My picture of an average person is of someone in a crowd who rushes towards me and wants to tear the clothes of my body. MICHAEL JACKSON
He stretched himself out into a thread and wove himself into a cage. ELIAS CANETTI
He is neither man nor beast, man nor woman; he is not a child but nor is he adult. He is neither white nor black, alive nor dead. No, this is not about a zombie, it's about MICHAEL JACKSON.
He makes short work of these oppositions, perhaps the five most important we know. Not by means of radical philosophy or an awful lot of deconstruction but simply with make-up and plastic surgery. You just have to glance at his face to see the telescoping of contradictions. As if he got stuck halfway during metamorphosis, perhaps because he no longer believed in the ultimate look or perhaps because he felt more at home with the indefinable, with this nameless condition. But what is so special about the way in which he plays with this telescoping of opposites is that they're never reconciled, that they always remain in a tense and reversible relationship. You just never know what he's going to be. A man? Or ... will he change into a reptile. That is suspense.
That suspense is what is so rare and unreal about MICHAEL JACKSON. And he of all people knows that that situation is intolerable, that he must protect these airy and indefinable qualities. Perhaps these are the reasons why he spends hours in an oxygen tent because it is in this death-like cradle that he can retain eternal youth and lightness.
And perhaps this is also the reason why he swathes himself in the black BAD outfit and rigs himself out in belts, straps and chains because it forms a perfect shield for simulation so as not to spoil anyone's illusions that he's a lamb in wolfs clothing.
This could also be the reason why he surrounds himself with fairytale and extra-terrestrial beings and wants to buy the skeleton of the elephant-man.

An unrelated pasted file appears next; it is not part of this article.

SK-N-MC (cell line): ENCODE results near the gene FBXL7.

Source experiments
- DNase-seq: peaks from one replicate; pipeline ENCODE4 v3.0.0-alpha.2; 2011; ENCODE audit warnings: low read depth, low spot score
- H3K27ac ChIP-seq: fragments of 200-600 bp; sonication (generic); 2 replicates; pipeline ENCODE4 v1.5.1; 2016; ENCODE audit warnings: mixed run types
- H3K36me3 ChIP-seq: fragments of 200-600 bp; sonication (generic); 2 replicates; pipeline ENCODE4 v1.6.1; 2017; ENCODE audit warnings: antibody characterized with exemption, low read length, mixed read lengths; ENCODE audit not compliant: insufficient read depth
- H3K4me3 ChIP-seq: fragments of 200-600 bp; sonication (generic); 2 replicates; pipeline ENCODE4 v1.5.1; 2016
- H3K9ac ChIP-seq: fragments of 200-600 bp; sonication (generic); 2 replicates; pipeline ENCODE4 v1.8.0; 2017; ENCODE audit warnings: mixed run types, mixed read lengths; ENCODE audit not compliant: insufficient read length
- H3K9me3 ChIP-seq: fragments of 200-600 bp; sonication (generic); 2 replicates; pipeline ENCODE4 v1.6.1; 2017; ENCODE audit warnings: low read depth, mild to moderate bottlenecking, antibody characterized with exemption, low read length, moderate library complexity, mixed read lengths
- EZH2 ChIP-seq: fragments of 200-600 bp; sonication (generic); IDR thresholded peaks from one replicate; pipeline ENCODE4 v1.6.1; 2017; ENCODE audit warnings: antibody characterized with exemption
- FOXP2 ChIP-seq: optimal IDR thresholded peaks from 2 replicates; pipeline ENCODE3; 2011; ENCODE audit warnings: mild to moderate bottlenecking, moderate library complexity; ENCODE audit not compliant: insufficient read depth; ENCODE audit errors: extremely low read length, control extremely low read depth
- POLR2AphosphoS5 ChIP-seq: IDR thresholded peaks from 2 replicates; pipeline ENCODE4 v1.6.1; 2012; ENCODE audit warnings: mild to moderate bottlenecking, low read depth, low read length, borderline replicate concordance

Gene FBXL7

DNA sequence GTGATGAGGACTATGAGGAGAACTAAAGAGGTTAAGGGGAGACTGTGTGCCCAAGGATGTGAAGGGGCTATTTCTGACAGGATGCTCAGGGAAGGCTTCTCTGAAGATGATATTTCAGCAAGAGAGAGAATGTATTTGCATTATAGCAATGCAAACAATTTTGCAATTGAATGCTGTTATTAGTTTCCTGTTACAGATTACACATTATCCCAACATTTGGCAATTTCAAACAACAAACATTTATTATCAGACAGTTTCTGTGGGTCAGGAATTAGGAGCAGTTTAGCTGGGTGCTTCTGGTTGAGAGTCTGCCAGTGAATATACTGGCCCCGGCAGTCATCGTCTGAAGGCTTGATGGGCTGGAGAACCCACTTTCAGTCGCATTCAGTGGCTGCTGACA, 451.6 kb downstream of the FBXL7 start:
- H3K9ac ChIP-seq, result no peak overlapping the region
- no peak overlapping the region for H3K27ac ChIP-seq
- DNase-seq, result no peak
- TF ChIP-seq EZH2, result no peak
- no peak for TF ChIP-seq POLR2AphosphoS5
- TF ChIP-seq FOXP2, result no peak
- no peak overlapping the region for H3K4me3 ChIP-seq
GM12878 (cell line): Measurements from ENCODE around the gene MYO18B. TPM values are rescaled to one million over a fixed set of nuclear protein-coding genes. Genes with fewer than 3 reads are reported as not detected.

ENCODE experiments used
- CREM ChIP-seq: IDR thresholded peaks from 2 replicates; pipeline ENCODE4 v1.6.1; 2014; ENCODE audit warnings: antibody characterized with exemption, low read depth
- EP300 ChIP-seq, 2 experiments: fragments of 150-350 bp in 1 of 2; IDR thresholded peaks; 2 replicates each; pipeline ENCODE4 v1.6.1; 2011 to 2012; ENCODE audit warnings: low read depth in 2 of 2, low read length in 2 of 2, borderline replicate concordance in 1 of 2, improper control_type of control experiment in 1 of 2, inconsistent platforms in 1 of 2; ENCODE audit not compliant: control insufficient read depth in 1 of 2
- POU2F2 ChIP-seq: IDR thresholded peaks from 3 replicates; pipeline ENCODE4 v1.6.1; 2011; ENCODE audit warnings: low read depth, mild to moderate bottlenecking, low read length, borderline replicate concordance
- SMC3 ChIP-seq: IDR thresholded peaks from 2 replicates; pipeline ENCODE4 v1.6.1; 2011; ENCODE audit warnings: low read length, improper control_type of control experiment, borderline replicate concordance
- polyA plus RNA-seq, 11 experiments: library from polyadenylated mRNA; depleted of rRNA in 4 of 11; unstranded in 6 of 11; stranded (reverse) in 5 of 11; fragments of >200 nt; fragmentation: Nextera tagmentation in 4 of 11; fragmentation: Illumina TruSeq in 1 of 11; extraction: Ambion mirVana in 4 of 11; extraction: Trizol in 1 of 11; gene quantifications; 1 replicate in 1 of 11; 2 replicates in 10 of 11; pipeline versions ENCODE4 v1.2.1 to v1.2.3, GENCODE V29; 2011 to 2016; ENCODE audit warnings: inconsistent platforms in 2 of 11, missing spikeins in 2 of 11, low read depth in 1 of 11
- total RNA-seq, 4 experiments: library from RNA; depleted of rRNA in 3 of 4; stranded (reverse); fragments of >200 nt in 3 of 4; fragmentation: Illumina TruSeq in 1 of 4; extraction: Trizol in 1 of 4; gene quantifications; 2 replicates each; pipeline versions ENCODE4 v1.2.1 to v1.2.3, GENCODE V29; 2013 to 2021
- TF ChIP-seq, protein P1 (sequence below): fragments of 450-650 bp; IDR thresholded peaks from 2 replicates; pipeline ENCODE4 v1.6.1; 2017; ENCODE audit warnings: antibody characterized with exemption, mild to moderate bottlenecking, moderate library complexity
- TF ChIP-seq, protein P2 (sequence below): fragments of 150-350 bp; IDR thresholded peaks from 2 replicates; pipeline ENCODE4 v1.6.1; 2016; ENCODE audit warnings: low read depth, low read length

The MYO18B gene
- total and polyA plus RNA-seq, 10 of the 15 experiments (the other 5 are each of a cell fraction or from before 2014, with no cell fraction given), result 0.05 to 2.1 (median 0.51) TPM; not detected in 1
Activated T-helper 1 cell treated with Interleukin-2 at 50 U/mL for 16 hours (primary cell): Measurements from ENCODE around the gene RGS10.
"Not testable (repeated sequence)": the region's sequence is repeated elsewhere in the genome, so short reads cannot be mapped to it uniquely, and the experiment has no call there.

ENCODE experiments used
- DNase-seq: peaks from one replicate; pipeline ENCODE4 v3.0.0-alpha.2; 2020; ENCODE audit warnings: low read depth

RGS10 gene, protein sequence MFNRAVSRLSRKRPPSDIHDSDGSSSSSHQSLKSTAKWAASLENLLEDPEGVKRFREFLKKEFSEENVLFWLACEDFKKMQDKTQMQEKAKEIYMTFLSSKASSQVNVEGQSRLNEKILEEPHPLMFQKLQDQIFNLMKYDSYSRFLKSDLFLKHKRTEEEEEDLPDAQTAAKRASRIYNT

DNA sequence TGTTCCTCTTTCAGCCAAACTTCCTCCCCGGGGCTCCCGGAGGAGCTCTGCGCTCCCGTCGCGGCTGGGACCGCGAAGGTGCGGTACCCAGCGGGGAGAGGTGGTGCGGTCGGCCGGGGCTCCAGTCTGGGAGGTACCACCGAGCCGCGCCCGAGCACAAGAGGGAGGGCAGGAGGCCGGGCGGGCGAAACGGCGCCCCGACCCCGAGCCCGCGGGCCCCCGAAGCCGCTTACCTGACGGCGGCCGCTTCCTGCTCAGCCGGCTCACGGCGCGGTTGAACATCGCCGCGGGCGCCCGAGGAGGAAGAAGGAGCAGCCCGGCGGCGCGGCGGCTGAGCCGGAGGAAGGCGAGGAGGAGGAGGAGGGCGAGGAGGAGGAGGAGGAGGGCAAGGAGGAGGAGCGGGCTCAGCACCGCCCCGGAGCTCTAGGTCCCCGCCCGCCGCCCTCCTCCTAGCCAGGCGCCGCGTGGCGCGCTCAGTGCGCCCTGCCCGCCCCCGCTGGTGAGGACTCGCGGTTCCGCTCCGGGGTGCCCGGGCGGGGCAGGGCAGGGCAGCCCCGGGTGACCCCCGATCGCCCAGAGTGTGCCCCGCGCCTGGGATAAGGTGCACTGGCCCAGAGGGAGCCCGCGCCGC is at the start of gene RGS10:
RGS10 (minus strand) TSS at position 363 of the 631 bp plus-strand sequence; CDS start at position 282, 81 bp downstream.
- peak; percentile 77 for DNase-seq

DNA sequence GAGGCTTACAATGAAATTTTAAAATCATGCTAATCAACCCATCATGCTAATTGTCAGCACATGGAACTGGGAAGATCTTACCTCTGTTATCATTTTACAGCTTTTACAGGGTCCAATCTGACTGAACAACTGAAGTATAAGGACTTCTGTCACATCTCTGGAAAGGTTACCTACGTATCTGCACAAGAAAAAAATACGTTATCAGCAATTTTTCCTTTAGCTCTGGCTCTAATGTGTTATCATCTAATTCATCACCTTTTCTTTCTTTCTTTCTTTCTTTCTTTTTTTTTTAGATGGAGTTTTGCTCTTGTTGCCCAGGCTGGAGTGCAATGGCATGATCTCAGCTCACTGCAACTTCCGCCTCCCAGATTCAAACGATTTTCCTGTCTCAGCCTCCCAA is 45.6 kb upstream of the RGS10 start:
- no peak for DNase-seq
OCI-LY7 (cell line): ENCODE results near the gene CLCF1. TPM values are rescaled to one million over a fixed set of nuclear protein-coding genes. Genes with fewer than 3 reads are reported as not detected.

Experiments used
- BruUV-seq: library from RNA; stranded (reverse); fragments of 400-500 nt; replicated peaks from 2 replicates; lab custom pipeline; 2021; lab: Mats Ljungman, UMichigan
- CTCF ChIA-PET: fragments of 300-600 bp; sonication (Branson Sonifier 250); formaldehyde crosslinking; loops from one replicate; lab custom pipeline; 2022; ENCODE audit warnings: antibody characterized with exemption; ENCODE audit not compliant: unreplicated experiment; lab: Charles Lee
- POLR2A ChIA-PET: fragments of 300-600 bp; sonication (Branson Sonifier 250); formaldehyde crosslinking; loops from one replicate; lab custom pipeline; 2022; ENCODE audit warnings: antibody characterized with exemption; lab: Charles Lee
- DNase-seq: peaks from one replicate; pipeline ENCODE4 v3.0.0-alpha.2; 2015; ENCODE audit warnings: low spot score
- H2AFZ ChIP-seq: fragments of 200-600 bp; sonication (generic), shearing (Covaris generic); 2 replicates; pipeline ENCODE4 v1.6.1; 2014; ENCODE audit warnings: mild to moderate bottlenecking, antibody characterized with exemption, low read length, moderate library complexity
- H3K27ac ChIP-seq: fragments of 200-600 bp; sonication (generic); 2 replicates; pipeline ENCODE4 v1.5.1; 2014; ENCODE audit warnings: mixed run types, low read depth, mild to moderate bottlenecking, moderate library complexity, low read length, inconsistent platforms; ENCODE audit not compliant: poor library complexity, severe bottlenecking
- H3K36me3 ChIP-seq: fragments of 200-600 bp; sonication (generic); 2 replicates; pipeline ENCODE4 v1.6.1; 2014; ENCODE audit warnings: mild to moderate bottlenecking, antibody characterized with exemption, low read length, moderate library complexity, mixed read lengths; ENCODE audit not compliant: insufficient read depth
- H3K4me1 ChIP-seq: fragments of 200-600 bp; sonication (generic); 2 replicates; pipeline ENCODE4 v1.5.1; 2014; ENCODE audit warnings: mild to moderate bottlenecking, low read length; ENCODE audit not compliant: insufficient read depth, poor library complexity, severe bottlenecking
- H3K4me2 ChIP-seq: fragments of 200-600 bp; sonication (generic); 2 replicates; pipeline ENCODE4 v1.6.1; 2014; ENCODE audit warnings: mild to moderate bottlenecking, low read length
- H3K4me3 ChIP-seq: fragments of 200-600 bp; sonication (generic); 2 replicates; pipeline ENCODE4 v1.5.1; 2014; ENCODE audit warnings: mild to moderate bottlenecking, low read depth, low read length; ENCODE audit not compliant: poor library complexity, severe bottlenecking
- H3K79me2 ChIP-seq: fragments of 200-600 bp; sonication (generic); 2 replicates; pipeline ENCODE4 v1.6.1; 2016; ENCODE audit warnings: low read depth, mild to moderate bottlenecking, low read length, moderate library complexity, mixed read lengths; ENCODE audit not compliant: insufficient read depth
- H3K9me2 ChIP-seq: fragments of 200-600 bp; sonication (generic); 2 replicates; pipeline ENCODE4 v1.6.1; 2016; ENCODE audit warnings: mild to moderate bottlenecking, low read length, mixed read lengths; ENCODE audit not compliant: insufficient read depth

And hence why he employs FRANK DILEO, the world's most heavy-weight manager; he simply has too little substance to satisfy the desires of all those fans and journalists whereas this former pizza hustler effortlessly absorbs every question and politely mouths platitudes.
MICHAEL JACKSON's house functions in a similar way. You could view it as a building with the protection factor 1000, like a bulging creature that not only wards off attention and curiosity but also admits neither sense nor meaning. Equally you could view it as a nocturnal creature that provides boundaries for this star)s aura and radiance or as a building that lends a certain depth and stratification to his paper-thin appearance, or as a symmetrical and severe structure that is not intended as a straitjacket but as a kind of shelter for the incredible dynamism, suppleness and sentimentality he parades, or as a closed and indecipherable presence in contrast to his transparent and hyper-public figure.
In short: a building that is the complete antithesis of MICHAEL JACKSON. That doesn't imply an end to the suspense because if Micheal Jackson’s comprises of the indefinable and thinness, the building’s suspense suggests the ponderous and black.